Broadly speaking, we consider three types of constitutional provisions. First, a constitution can regulate technical matters, which might be critical to the operation of government but tend to be politically innocuous. For example, some constitutions describe the national flag, but the colours are seldom debated in political discourse. Second, constitutions can contain aspirational goals or ideological statements. Revolutionary regimes often issued new constitutions to announce major shifts in policy. Finally, constitutions contain restrictive or prescriptive statements that constrain government action. For example, the US President cannot circumvent the constitutional requirement that he seek the ‘advice and consent’ of the Senate for presidential appointments (as demonstrated in NLRB vs. Canning).

Continue reading

Projecting Nepal’s future constitutional stability


A new constitution was agreed in Nepal this September, but will the document bring concord to the often unsettled nation? Arguing that constitutional stability is critical for long-term development, Daniel Goldstein examines Nepal’s mechanisms for constitutional change and projects the nation’s constitutional stability over the next 20 years.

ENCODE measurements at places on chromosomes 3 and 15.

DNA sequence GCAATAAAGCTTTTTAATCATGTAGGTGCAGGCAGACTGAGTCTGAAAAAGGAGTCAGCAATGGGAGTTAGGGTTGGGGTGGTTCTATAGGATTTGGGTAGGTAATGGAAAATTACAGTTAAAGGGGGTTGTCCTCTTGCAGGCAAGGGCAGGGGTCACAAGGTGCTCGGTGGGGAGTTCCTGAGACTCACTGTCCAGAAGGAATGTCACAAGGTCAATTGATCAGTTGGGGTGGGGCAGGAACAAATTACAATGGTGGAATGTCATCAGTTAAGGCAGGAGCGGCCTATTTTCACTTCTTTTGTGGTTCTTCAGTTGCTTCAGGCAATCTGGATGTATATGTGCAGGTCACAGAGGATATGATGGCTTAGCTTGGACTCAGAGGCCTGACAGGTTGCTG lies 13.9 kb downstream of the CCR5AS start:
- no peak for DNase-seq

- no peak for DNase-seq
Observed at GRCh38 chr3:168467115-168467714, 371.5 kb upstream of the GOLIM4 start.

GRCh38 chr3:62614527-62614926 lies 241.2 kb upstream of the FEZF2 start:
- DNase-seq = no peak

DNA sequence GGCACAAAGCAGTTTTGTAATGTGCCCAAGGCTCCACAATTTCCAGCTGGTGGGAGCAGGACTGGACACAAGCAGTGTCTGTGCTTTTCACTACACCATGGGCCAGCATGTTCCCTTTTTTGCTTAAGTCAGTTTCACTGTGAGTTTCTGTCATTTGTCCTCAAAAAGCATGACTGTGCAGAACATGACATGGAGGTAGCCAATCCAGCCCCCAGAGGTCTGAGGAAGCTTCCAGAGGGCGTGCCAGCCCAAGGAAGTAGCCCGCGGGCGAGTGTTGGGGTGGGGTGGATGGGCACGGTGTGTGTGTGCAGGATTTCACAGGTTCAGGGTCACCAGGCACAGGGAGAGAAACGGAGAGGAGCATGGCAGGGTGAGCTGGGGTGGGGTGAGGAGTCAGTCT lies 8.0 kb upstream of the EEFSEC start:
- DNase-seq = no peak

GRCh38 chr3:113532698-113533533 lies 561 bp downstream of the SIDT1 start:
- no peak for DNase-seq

Despite the end of a ten year civil war and total rejection of the monarchy in late 2006, Nepal has remained a politically turbulent country.  Although an interim constitution passed in 2007, the process of agreeing a finalised constitution was delayed by political bickering.  Shortly after conclusion of the civil war, the one-time military foes of the government, the Maoist, entered the legislature as a political party.  Gaining significant support, the Maoist clashed with the traditional political parties over the constitution.  Though there have been several amendments to the interim constitution, most progress toward a new document occurred in the months preceding the September 2015 enactment of the new constitution.  The suddenly expedited process has been partially attributed to national solidarity following the April 25 2015 earthquake, which killed over 8,500 people.